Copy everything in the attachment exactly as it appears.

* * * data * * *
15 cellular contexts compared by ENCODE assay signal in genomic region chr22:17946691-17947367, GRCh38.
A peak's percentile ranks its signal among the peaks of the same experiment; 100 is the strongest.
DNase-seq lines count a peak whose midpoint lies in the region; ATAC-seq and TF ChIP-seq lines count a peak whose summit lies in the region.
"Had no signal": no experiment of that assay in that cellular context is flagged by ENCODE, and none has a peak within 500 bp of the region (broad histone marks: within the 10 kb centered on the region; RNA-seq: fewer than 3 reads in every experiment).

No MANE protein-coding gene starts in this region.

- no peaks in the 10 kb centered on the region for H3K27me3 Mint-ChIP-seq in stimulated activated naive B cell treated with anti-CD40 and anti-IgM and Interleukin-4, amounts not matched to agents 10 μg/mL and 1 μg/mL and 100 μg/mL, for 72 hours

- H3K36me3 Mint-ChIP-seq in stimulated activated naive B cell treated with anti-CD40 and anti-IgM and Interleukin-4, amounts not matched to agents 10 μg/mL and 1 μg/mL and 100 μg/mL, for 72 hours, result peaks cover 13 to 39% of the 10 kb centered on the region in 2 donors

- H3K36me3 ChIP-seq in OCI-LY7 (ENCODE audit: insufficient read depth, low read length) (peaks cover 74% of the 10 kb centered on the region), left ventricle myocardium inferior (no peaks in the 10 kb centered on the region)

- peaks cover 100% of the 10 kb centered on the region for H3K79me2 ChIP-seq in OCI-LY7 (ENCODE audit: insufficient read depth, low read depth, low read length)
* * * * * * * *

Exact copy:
15 cellular contexts compared by ENCODE assay signal in genomic region chr22:17946691-17947367, GRCh38.
A peak's percentile ranks its signal among the peaks of the same experiment; 100 is the strongest.
DNase-seq lines count a peak whose midpoint lies in the region; ATAC-seq and TF ChIP-seq lines count a peak whose summit lies in the region.
"Had no signal": no experiment of that assay in that cellular context is flagged by ENCODE, and none has a peak within 500 bp of the region (broad histone marks: within the 10 kb centered on the region; RNA-seq: fewer than 3 reads in every experiment).

No MANE protein-coding gene starts in this region.

- no peaks in the 10 kb centered on the region for H3K27me3 Mint-ChIP-seq in stimulated activated naive B cell treated with anti-CD40 and anti-IgM and Interleukin-4, amounts not matched to agents 10 μg/mL and 1 μg/mL and 100 μg/mL, for 72 hours

- H3K36me3 Mint-ChIP-seq in stimulated activated naive B cell treated with anti-CD40 and anti-IgM and Interleukin-4, amounts not matched to agents 10 μg/mL and 1 μg/mL and 100 μg/mL, for 72 hours, result peaks cover 13 to 39% of the 10 kb centered on the region in 2 donors

- H3K36me3 ChIP-seq in OCI-LY7 (ENCODE audit: insufficient read depth, low read length) (peaks cover 74% of the 10 kb centered on the region), left ventricle myocardium inferior (no peaks in the 10 kb centered on the region)

- peaks cover 100% of the 10 kb centered on the region for H3K79me2 ChIP-seq in OCI-LY7 (ENCODE audit: insufficient read depth, low read depth, low read length)